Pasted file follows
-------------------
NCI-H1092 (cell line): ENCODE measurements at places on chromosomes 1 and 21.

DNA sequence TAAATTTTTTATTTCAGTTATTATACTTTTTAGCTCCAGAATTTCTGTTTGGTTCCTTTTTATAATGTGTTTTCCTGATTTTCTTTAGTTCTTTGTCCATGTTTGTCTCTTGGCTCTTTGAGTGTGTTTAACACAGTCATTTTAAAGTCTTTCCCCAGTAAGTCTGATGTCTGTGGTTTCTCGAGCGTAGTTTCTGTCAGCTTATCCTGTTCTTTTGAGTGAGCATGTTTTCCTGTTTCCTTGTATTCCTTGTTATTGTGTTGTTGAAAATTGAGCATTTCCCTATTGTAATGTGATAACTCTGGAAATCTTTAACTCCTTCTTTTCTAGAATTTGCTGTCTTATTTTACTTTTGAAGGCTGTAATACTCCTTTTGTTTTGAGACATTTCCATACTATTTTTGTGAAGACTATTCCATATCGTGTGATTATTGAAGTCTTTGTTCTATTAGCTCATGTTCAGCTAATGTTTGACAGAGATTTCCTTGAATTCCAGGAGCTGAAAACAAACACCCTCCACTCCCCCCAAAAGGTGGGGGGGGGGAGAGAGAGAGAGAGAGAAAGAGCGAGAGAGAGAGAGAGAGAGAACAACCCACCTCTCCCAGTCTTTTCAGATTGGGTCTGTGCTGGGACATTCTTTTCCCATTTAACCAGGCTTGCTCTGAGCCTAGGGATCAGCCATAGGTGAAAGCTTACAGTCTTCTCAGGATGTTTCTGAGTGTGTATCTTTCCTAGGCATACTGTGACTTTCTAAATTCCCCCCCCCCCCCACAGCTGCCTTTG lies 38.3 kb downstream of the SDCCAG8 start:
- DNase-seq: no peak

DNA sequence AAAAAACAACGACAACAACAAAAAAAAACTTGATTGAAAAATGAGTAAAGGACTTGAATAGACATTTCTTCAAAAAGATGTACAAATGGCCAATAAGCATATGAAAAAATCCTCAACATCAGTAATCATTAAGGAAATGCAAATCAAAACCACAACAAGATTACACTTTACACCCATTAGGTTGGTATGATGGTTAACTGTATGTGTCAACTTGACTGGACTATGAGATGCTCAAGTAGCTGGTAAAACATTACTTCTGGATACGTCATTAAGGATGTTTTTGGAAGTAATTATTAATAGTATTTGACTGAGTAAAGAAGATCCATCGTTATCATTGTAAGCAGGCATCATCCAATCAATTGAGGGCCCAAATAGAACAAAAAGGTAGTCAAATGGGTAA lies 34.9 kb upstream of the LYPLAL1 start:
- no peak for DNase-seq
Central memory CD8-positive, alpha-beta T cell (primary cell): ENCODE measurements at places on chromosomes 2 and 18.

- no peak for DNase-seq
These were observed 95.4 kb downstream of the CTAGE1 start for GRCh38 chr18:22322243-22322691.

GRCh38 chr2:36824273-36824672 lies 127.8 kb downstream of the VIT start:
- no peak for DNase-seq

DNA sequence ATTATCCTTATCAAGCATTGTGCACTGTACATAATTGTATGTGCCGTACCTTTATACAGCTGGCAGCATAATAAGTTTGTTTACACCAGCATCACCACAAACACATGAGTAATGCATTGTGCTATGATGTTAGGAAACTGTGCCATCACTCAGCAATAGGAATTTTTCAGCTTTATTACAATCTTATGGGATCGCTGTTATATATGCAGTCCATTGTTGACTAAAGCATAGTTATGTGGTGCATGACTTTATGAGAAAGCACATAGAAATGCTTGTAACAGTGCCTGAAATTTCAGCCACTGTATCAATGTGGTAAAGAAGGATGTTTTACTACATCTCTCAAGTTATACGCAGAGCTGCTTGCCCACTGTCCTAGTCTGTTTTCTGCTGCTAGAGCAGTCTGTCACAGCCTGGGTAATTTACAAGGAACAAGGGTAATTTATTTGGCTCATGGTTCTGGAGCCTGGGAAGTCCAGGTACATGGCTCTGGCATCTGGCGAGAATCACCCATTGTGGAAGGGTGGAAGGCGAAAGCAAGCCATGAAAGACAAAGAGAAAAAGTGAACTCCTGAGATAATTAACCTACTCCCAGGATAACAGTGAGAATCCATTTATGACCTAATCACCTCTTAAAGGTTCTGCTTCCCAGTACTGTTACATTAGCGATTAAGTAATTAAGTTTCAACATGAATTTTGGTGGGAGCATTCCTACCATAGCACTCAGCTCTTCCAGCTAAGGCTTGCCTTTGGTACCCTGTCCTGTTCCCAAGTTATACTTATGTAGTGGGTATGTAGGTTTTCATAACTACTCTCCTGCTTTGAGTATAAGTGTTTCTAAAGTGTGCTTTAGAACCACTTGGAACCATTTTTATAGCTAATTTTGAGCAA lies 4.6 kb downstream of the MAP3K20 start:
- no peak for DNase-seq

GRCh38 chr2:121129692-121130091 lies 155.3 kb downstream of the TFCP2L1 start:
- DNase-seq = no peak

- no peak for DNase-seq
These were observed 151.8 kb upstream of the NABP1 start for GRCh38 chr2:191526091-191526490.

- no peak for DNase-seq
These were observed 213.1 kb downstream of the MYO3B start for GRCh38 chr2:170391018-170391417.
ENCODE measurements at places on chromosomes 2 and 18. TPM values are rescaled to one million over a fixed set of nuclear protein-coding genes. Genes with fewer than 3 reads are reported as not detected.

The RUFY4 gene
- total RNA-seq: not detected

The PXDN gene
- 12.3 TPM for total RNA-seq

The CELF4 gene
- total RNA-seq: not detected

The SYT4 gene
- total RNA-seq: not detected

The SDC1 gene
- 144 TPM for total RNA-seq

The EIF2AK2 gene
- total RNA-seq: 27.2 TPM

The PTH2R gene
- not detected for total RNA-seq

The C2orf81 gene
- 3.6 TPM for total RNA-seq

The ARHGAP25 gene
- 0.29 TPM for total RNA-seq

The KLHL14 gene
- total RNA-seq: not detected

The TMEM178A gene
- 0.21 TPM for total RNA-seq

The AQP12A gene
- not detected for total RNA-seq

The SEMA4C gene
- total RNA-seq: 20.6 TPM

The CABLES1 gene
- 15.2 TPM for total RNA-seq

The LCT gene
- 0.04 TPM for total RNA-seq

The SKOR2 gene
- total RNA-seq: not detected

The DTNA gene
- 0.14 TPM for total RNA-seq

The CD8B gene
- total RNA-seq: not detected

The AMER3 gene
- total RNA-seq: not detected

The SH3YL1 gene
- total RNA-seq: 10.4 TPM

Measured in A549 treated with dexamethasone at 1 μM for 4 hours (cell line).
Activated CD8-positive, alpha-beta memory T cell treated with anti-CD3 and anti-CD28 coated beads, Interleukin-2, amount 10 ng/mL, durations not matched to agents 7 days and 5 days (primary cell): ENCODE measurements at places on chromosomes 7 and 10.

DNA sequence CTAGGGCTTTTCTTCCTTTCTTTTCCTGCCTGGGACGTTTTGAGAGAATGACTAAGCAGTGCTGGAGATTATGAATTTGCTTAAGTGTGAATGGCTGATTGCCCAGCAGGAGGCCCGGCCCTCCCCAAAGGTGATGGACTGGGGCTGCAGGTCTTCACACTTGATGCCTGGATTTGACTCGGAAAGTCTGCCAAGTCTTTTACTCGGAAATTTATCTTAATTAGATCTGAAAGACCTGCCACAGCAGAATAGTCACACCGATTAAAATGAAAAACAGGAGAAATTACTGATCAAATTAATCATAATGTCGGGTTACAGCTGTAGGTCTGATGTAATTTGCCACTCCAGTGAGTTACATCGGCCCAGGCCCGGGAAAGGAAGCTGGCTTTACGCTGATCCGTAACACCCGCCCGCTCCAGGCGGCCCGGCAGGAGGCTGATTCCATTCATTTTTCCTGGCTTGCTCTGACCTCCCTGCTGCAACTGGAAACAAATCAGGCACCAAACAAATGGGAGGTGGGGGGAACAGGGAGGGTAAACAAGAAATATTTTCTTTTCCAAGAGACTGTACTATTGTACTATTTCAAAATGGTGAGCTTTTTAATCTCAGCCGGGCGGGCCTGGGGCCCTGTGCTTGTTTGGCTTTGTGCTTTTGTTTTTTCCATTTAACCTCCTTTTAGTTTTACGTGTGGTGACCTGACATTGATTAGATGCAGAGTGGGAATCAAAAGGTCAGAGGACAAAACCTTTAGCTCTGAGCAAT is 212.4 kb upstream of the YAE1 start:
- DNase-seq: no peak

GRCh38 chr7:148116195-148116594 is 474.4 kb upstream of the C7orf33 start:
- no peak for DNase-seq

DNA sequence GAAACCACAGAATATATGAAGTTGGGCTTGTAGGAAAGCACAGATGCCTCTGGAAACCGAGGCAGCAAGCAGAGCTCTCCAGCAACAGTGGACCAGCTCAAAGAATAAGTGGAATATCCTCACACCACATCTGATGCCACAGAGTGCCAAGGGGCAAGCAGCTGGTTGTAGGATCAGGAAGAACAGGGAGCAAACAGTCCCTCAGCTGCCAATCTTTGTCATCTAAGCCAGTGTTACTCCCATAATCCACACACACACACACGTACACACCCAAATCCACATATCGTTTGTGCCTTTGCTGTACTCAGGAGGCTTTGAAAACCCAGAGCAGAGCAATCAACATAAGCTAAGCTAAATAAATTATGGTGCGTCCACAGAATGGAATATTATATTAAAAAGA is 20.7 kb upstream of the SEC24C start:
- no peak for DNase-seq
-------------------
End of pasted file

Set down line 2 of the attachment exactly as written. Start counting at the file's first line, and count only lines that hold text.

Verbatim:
DNA sequence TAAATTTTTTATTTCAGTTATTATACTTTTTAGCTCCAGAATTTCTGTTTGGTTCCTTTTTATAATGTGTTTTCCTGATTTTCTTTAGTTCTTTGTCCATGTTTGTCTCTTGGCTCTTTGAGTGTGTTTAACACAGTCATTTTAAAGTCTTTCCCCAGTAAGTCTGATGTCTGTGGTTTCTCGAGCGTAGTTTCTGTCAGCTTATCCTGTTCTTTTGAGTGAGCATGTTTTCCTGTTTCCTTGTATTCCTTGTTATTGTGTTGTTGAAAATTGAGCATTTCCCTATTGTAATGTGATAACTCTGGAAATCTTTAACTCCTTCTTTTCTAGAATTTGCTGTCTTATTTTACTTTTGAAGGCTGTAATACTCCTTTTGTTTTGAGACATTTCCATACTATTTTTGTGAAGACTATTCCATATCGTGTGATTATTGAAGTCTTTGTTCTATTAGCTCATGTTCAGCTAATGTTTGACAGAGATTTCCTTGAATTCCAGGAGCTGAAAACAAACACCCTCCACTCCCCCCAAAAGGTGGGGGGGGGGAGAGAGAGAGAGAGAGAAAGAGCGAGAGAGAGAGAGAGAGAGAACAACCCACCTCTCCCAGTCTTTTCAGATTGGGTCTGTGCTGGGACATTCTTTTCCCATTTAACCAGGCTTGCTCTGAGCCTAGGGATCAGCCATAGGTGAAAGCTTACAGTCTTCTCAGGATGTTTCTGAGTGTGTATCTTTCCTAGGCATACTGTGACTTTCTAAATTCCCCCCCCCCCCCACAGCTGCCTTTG lies 38.3 kb downstream of the SDCCAG8 start: